So he has for a while been a bit edgy and much more reluctant to come in. He seemed to ponder the process for a bit, and he was wary. I understand his perspective.
This week I had to go away on trip for a couple of days. Cat minders were of course enlisted, so he was fully catered for. I returned on Friday afternoon. The minders told me that he had not been in and didnât seem to be around much. I was concerned.
I went out into the little garden, and there he was on the shed, looking at me impassively and a bit damp from the rain. I bid him good afternoon and made few of the funny clucking noises I make when I call to him, but he stayed where he was, so I went into the kitchen to make a cup of tea. Just a few moments later I discovered Cat winding his way around my feet. As is always my when he is wet way I started to dry him off with a piece of kitchen towel, and he started to purr â much more loudly than I had noticed him for quite a while. He can grin too, which he does when I tickle his forehead. He seemed very happy, and was soon tucking into a meal of tuna and biscuits, and still purring.
I went upstairs to my study to check the emails, and was engrossed in doing that for perhaps 20 minutes. When I turned round in my chair I found Cat sitting and watching me. Just sitting and watching.
We were friends again. We went downstairs and â against âdoctorâs ordersâ â he had a saucer of single cream, which he loved. Later in the evening he sat back on his favourite chair, next to mine and within reach, and slept in total relaxation. He is back there today.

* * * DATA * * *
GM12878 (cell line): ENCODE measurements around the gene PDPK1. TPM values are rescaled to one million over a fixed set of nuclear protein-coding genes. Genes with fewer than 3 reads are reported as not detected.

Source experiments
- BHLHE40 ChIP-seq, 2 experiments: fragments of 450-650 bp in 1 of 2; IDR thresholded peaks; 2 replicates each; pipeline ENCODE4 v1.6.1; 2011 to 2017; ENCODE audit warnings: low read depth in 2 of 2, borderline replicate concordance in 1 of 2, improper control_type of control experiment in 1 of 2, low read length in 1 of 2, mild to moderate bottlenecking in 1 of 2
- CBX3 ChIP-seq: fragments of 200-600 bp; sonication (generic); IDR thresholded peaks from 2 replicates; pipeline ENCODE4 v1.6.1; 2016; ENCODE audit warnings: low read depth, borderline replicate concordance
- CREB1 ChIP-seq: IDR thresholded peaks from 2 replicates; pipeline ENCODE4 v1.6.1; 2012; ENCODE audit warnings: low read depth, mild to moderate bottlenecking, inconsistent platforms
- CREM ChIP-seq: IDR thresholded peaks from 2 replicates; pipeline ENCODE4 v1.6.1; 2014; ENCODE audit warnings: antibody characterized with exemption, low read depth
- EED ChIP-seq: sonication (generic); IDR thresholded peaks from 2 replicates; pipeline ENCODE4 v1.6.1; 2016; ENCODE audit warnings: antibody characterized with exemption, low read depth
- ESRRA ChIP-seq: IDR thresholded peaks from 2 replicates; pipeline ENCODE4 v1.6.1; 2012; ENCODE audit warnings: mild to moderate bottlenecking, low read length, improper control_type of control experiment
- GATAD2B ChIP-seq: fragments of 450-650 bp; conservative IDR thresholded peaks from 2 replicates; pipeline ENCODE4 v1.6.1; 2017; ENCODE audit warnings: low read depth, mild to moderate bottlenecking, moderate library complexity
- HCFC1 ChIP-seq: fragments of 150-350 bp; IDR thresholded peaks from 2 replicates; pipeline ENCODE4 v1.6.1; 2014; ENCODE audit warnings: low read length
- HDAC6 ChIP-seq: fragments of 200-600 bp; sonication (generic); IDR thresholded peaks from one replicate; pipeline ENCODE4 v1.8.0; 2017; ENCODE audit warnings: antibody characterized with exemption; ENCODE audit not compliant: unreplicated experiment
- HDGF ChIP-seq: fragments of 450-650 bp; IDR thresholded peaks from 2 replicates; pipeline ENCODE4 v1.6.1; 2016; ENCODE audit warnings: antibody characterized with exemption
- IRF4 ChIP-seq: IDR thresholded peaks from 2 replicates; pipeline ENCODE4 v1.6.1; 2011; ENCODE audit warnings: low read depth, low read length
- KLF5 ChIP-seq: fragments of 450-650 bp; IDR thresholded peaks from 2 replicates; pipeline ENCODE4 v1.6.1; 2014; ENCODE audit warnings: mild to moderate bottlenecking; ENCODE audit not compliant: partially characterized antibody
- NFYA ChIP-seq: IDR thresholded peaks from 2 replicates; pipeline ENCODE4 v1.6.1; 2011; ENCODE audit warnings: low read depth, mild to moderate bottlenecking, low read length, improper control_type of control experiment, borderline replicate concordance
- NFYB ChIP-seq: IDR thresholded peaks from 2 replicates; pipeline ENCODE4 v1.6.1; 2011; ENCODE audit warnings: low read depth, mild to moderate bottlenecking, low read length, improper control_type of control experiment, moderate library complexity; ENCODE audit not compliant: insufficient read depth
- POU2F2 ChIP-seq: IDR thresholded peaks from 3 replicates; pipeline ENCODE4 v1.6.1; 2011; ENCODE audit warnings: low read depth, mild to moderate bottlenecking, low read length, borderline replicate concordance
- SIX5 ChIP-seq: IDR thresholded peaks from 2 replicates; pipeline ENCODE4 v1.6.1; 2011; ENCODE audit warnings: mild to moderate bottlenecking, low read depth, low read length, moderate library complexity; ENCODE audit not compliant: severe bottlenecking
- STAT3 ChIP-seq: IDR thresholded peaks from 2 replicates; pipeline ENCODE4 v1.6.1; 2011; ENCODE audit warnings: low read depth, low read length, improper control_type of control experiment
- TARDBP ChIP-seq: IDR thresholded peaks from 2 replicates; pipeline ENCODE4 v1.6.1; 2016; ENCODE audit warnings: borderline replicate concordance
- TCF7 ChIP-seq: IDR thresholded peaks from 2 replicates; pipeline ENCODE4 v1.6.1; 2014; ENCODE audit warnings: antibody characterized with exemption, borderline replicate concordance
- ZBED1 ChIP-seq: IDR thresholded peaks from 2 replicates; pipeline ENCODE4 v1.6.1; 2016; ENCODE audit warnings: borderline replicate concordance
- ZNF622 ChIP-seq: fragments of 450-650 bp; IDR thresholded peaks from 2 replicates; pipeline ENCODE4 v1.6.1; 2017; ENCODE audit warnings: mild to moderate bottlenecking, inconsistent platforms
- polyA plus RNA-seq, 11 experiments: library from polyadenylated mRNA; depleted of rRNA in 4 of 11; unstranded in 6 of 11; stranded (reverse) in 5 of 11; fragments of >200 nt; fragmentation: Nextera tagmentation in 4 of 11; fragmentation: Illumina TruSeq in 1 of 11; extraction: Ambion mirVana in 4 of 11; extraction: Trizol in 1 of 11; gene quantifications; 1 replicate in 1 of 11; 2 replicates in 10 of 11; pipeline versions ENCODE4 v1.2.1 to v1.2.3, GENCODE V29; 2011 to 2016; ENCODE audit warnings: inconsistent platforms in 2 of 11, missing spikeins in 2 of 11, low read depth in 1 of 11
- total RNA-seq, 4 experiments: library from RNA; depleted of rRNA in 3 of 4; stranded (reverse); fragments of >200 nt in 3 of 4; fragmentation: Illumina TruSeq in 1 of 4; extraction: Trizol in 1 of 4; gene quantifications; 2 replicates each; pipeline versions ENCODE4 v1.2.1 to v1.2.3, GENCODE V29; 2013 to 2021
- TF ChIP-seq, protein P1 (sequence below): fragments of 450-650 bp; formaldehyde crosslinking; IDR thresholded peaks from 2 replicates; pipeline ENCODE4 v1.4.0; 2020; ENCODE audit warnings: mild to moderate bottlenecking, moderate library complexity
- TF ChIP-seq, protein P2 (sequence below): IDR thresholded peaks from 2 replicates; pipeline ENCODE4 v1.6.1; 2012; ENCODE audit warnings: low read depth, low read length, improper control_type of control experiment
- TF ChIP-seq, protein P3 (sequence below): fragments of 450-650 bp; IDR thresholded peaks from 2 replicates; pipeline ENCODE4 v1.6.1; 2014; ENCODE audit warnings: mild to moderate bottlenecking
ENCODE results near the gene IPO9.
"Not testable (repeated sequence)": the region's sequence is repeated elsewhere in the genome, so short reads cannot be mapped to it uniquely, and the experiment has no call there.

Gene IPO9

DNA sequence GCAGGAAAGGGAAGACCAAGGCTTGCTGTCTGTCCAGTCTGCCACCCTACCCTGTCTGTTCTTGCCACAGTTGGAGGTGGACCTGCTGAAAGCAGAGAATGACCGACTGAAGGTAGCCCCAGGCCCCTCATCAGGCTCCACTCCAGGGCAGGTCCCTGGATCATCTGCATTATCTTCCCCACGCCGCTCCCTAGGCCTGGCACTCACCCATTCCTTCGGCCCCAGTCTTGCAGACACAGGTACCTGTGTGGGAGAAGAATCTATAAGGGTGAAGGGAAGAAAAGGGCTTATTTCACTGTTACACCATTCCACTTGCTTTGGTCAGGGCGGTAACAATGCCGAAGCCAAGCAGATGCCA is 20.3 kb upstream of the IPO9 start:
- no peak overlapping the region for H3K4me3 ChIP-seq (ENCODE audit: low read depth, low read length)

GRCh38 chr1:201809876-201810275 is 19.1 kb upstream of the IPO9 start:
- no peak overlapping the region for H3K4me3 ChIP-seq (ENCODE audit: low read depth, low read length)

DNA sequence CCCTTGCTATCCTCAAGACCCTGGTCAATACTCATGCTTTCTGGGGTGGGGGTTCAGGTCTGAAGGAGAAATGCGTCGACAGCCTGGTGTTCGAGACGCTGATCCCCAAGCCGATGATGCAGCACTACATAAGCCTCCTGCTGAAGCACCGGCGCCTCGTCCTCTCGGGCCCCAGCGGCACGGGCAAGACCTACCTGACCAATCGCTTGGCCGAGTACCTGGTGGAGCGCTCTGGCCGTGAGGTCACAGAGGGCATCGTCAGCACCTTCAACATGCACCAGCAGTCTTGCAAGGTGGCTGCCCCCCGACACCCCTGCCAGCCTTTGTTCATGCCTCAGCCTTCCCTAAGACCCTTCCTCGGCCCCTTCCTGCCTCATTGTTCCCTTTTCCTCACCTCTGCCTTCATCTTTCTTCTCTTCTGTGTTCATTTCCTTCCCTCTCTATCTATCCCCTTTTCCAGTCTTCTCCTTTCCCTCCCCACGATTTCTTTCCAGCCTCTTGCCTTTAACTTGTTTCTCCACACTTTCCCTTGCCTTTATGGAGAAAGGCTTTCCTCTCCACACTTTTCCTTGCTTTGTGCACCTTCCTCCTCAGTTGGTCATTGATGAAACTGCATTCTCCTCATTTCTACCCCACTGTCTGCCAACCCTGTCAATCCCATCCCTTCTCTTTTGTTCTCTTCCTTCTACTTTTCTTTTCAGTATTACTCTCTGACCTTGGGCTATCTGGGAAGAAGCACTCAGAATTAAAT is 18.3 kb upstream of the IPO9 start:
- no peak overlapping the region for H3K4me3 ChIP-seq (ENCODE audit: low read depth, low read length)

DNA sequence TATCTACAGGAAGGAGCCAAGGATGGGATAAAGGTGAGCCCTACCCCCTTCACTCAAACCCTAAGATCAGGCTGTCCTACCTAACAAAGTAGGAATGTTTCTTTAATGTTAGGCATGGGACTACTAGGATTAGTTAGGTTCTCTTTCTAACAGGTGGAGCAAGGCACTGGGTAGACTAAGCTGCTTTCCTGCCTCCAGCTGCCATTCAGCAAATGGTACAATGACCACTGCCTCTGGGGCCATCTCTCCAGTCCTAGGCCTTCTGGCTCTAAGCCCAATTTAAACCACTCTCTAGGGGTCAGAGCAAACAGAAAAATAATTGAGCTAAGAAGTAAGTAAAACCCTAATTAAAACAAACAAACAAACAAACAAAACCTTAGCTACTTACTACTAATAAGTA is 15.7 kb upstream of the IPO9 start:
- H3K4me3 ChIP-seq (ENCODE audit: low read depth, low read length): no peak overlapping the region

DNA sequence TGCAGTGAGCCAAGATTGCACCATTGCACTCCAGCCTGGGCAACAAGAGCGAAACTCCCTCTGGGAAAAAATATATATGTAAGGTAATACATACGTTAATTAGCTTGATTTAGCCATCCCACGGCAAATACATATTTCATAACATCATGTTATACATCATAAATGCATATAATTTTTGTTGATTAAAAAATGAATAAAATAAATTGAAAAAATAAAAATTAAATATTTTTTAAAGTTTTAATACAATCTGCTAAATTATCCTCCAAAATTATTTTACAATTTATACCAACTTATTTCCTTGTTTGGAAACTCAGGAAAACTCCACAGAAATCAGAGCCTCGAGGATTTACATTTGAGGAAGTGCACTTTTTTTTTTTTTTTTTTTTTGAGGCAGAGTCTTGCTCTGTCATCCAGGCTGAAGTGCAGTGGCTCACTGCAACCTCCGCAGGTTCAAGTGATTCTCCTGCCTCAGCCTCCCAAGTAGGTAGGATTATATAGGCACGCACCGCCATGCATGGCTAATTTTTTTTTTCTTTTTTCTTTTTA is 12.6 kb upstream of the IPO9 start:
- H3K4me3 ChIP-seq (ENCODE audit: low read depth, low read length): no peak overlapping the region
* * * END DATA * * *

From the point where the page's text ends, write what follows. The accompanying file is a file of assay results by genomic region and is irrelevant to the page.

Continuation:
Two matters. Is it possible for an animal to love? I think so. I donât see any problem with that. Not just loyalty, but in the way we do.
And there is something else. I told my friend Dr Pesta about this story over the phone and she said that problem could have been me. I made major life decision this week, to let some things go, and to take some time out and re-assess my career and priorities. It will involve some financial downsizing and pain, but in the long run I just want to be happy.
When I had reached this decision I felt much more relaxed. Dr Pesta told me not only did I sound a million times better than I had for a while, but that Cat would sense this. Cats, she explained, can be amazingly sensitive to body language and atmosphere. If I was feeling anxious and stressed â which I had been, for all sorts of reasons – then he would pick up on that straight away, and would react accordingly. If he is back to ânormalâ she suggested, it is because I am back to normal â and thus had made the right decision.
My little friend has helped me understand myself again.
Later on the Classic FM I heard a version of âBring Him Homeâ from âLes Miserablesâ, performed by âThe Piano Guysâ. I hadnât heard of them before, but it was beautiful, and seemed appropriate and relevant for some reason I couldnât define. Please enjoy, I think itâs lovely. Happy Sunday.
Gildas the Monk